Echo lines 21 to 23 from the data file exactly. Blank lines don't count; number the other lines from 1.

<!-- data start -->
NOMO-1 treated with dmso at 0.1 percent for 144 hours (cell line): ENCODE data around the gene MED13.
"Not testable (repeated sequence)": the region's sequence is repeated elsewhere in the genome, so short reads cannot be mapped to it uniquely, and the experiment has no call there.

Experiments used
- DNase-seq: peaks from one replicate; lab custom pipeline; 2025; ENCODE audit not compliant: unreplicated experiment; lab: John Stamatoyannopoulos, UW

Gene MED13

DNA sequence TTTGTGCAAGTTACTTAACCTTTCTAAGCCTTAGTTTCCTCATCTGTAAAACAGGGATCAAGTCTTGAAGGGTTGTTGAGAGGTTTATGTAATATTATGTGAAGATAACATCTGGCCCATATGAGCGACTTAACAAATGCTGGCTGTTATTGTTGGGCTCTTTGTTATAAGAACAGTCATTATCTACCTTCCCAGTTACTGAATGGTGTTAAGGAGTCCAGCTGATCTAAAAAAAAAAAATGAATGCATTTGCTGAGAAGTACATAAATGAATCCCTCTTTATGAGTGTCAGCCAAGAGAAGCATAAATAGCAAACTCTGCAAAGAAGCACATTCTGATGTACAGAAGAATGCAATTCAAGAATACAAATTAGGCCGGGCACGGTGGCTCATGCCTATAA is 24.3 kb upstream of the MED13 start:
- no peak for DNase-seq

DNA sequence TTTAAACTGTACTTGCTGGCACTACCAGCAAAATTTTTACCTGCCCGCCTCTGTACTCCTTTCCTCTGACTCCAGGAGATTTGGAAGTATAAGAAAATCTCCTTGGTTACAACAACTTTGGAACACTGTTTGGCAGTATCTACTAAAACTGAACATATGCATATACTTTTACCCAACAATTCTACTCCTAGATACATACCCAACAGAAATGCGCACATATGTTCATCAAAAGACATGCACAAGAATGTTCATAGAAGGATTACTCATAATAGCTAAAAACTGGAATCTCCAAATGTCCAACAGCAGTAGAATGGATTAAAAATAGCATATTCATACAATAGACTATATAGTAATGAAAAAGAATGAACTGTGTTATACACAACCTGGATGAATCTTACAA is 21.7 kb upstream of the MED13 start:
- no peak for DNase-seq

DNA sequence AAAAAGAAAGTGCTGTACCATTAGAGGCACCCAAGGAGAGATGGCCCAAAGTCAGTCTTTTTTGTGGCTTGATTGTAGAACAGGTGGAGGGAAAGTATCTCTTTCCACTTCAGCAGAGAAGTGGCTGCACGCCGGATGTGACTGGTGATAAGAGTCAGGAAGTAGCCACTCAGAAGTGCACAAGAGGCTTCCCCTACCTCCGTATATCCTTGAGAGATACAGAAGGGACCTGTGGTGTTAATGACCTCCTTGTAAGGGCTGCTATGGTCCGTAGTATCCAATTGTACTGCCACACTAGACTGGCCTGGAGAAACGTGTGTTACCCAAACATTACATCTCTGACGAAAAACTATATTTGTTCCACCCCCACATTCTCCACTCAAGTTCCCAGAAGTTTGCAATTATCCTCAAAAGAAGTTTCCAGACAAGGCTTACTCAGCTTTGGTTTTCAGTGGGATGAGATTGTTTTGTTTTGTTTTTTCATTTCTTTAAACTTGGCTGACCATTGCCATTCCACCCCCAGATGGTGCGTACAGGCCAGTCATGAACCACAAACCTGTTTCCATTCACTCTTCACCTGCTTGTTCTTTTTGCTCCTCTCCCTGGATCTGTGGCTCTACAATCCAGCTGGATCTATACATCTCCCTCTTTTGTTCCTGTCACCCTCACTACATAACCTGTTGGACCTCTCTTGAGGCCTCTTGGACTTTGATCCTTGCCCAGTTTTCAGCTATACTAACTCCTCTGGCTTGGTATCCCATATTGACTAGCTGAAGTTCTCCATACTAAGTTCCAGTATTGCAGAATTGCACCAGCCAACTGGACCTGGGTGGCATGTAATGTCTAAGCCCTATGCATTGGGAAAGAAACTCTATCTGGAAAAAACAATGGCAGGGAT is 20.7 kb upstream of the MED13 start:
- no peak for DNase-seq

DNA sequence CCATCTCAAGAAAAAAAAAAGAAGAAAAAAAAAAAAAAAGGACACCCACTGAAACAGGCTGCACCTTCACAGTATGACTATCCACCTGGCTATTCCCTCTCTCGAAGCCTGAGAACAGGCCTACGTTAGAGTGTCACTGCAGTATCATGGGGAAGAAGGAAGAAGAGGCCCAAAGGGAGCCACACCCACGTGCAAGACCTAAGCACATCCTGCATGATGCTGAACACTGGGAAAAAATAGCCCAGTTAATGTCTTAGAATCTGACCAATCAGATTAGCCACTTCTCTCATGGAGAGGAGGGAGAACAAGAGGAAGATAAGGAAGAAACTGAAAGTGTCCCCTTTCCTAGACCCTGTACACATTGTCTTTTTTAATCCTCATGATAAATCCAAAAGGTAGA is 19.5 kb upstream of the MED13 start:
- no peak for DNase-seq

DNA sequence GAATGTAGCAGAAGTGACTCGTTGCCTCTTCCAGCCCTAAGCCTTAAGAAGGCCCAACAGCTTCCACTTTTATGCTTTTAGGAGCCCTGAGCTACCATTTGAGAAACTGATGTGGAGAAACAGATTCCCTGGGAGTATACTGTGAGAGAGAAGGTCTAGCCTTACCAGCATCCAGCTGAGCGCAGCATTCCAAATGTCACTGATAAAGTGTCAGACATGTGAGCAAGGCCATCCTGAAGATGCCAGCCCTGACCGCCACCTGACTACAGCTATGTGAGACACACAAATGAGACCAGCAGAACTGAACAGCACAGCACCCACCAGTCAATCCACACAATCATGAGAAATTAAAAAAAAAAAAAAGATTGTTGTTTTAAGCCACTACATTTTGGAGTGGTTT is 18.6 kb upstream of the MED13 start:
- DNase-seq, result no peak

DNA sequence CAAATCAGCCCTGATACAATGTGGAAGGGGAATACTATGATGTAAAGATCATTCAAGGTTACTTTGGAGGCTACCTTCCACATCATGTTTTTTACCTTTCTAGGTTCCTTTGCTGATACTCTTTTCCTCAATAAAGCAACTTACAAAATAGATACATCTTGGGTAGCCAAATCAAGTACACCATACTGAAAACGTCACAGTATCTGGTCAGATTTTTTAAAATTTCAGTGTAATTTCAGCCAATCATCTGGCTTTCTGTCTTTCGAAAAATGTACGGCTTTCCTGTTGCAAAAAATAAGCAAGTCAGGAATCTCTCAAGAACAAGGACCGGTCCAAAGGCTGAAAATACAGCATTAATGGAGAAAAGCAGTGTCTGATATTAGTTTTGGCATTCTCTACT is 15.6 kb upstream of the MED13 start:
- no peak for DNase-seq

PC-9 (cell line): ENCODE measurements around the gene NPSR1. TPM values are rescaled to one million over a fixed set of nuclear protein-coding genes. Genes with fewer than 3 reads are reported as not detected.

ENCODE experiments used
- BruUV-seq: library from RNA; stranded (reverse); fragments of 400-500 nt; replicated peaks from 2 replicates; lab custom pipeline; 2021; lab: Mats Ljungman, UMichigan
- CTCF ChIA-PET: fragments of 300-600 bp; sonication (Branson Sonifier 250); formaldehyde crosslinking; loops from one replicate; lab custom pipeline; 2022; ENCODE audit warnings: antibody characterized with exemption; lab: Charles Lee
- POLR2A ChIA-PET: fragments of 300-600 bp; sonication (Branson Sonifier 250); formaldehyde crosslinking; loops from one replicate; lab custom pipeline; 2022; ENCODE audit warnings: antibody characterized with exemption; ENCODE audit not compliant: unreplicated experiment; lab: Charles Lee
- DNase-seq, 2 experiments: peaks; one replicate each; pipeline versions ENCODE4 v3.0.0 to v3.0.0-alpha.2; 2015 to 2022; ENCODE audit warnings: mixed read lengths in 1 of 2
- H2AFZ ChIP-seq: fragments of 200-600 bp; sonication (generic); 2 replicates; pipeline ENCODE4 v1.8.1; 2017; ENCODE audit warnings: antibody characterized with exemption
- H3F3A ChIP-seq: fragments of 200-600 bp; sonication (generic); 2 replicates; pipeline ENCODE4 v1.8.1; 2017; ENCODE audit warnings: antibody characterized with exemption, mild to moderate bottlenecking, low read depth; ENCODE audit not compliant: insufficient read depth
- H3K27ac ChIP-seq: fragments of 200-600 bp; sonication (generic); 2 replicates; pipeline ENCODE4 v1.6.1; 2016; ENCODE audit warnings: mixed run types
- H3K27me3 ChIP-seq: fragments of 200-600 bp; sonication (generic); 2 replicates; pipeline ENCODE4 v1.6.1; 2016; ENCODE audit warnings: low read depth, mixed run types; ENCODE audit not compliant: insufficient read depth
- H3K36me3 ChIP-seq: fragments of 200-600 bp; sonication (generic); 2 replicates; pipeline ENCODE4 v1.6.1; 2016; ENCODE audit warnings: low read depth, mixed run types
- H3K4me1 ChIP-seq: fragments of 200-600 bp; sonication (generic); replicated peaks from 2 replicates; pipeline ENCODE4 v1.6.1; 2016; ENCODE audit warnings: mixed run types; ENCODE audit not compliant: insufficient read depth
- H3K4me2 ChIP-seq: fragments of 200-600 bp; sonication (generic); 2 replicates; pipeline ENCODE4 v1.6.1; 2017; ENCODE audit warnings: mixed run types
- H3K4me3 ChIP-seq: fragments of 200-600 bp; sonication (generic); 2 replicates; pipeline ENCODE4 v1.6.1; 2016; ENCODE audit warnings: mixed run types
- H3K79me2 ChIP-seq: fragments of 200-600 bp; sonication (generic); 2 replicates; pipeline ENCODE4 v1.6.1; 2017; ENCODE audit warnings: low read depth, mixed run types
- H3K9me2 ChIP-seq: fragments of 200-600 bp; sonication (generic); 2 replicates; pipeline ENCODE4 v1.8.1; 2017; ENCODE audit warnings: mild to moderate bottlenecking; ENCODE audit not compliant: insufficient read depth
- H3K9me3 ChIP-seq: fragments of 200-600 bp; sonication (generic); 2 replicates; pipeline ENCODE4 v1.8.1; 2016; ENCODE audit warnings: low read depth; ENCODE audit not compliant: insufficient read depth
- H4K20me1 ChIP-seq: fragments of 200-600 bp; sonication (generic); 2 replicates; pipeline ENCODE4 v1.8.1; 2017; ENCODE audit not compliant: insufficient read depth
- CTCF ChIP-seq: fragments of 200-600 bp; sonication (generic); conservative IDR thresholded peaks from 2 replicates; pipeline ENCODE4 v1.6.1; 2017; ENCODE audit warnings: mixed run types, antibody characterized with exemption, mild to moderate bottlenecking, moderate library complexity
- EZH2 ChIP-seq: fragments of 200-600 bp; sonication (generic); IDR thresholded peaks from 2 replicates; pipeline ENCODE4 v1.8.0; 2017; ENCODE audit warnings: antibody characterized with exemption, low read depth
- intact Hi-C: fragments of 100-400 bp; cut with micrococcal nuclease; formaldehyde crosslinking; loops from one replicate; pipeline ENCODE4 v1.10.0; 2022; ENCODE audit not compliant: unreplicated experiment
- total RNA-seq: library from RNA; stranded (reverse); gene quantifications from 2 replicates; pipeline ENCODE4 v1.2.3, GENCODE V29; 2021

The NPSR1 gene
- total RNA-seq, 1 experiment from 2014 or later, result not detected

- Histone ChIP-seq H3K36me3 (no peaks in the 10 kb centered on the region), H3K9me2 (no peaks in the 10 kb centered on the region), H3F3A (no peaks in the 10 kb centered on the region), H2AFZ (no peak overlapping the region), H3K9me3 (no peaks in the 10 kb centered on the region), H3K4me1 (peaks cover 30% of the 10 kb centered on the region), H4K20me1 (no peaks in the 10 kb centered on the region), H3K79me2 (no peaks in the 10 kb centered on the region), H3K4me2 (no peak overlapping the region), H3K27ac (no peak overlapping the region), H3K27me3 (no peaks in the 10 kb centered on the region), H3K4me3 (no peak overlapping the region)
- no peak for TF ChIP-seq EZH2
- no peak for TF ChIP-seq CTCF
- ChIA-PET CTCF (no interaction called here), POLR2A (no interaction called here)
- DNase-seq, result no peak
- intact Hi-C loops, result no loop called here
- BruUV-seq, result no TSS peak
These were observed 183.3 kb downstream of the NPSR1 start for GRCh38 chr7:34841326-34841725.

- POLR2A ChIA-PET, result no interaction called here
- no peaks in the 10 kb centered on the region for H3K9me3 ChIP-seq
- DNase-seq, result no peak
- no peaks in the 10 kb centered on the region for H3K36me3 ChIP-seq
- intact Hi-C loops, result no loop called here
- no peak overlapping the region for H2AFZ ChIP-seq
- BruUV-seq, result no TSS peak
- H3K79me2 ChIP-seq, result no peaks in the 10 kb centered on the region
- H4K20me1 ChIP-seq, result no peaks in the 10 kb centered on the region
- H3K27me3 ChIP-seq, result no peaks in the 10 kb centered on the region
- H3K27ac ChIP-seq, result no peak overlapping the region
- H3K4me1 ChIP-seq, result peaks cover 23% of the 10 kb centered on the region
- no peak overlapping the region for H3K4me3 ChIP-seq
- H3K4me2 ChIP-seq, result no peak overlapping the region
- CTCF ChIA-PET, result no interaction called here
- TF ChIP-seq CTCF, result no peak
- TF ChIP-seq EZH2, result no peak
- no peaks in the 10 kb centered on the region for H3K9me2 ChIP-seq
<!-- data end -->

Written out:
- CTCF ChIA-PET: fragments of 300-600 bp; sonication (Branson Sonifier 250); formaldehyde crosslinking; loops from one replicate; lab custom pipeline; 2022; ENCODE audit warnings: antibody characterized with exemption; lab: Charles Lee
- POLR2A ChIA-PET: fragments of 300-600 bp; sonication (Branson Sonifier 250); formaldehyde crosslinking; loops from one replicate; lab custom pipeline; 2022; ENCODE audit warnings: antibody characterized with exemption; ENCODE audit not compliant: unreplicated experiment; lab: Charles Lee
- DNase-seq, 2 experiments: peaks; one replicate each; pipeline versions ENCODE4 v3.0.0 to v3.0.0-alpha.2; 2015 to 2022; ENCODE audit warnings: mixed read lengths in 1 of 2